Etymology
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Words related to sensory

sense (n.)

c. 1400, "faculty of perception," also "meaning, import, interpretation" (especially of Holy Scripture), from Old French sens "one of the five senses; meaning; wit, understanding" (12c.) and directly from Latin sensus "perception, feeling, undertaking, meaning," from sentire "perceive, feel, know," probably a figurative use of a literally meaning "to find one's way," or "to go mentally." According to Watkins and others, this is from a PIE root *sent- "to go" (source also of Old High German sinnan "to go, travel, strive after, have in mind, perceive," German Sinn "sense, mind," Old English sið "way, journey," Old Irish set, Welsh hynt "way").

Application to any one of the external or outward senses (touch, sight, hearing, etc.) in English first recorded 1520s.

A certain negro tribe has a special word for "see;" but only one general word for "hear," "touch," "smell," and "taste." It matters little through which sense I realize that in the dark I have blundered into a pig-sty. In French "sentir" means to smell, to touch, and to feel, all together. [Erich M. von Hornbostel, "Die Einheit der Sinne" ("The Unity of the Senses"), 1927]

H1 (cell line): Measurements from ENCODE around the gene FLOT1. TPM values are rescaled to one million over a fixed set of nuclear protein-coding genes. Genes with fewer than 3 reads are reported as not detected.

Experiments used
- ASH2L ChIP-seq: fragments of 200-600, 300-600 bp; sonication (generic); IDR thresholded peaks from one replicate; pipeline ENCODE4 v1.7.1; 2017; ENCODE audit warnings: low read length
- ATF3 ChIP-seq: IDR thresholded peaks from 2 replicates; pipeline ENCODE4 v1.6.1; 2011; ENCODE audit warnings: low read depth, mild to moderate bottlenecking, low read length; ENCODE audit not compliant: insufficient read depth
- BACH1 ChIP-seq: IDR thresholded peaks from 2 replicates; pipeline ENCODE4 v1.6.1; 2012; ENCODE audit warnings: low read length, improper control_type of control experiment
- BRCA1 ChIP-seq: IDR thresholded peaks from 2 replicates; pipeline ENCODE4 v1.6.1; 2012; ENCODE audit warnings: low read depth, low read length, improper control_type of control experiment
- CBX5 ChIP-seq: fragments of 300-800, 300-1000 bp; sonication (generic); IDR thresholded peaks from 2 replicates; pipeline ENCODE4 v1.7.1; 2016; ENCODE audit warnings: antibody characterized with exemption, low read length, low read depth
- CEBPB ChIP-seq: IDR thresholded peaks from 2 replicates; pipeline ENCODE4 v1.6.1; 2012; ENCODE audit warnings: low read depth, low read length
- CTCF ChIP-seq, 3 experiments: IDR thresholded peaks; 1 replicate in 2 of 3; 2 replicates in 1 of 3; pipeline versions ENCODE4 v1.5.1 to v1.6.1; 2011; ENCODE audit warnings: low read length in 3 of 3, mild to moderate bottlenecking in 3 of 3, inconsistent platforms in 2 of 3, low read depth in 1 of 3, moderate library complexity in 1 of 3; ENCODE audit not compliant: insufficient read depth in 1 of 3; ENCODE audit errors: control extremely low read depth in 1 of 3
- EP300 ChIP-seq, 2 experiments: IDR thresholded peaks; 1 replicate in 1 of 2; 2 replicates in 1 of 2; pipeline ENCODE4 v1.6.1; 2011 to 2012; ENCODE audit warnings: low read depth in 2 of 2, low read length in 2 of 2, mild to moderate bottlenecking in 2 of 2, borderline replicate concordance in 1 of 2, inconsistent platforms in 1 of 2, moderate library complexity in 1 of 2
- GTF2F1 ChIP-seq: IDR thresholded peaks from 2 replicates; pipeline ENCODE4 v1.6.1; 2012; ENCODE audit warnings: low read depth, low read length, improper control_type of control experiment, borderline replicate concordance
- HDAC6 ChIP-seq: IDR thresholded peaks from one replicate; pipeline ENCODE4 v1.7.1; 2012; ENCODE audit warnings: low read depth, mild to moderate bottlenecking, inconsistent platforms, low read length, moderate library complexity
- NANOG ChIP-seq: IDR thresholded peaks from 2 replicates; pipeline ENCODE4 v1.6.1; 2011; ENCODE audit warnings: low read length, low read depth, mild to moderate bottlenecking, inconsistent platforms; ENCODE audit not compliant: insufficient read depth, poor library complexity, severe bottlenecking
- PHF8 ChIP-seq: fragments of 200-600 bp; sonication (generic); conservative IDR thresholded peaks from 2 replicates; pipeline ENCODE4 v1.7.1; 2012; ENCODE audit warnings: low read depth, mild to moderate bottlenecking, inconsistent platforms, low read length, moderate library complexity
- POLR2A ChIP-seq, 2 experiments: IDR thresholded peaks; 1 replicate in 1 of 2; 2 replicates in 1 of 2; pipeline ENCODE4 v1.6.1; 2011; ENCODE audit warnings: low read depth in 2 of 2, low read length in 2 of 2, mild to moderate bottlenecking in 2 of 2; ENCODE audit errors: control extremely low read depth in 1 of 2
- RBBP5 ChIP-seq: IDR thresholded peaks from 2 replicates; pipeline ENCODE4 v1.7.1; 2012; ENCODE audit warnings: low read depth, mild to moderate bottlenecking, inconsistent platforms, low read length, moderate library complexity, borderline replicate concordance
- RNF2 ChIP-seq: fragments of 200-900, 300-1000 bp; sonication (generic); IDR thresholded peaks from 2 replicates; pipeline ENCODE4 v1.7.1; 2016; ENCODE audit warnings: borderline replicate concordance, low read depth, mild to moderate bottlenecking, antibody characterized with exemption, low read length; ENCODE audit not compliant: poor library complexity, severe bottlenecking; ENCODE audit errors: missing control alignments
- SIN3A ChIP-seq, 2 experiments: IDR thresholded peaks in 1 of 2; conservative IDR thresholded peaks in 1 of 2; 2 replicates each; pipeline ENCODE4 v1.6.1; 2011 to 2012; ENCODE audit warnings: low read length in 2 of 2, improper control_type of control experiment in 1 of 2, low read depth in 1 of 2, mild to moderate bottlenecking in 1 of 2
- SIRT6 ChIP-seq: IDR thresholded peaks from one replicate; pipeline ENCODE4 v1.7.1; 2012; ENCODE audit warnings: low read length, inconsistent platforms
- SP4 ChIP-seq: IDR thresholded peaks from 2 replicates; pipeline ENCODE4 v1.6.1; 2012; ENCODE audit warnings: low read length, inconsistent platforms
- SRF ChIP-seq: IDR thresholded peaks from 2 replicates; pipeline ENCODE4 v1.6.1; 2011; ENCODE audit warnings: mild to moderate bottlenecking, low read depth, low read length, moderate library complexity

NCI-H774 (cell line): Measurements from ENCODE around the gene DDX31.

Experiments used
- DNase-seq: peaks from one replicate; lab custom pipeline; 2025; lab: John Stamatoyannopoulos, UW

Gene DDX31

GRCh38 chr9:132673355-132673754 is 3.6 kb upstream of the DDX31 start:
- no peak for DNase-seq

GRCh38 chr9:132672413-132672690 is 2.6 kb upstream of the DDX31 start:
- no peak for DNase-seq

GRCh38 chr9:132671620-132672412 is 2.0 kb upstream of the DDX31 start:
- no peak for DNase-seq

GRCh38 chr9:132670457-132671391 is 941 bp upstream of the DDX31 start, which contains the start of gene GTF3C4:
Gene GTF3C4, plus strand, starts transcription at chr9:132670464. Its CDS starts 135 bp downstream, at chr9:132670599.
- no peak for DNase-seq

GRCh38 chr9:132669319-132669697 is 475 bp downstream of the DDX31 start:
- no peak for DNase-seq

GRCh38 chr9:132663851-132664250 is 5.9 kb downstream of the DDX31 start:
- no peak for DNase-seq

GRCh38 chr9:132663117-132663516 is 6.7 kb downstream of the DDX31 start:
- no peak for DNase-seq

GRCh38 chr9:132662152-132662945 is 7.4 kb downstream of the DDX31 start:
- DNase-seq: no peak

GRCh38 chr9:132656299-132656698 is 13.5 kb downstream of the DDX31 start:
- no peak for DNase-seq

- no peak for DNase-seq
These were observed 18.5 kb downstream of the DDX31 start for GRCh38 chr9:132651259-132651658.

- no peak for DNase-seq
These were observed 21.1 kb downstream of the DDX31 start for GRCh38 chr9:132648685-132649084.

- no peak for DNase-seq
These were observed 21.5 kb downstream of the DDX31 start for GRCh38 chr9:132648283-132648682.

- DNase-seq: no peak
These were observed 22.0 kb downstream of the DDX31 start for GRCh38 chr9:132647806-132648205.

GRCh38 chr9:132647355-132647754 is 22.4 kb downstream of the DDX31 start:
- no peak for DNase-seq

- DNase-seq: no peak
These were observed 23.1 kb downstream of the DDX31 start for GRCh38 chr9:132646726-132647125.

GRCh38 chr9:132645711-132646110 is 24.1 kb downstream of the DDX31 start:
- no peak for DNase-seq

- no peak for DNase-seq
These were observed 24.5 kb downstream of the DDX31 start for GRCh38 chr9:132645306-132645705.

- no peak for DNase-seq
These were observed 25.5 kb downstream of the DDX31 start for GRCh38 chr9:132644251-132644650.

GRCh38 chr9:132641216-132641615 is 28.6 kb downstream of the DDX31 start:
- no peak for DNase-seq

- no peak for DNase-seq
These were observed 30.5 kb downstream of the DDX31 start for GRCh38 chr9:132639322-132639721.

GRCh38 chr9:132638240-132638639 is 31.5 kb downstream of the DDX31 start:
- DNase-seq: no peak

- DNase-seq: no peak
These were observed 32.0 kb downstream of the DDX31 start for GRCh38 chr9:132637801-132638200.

Meaning "that which is wise" is from c. 1600. Meaning "capacity for perception and appreciation" is from c. 1600 (as in sense of humor, attested by 1783, sense of shame, 1640s).

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extrasensory (adj.)

also extra-sensory, "beyond or not involving the usual senses," 1934, coined as part of extra-sensory perception in J.B. Rhine's work, from extra- + sensory. Extrasensible (1874) was used earlier in reference to "that which is inaccessible to the senses."

sensor (n.)
1947, from an adjective (1865), a shortened form of sensory (q.v.).
sensorimotor 
"pertaining to sensation and to motion," 1855, from combining form of sensory + motor (n.).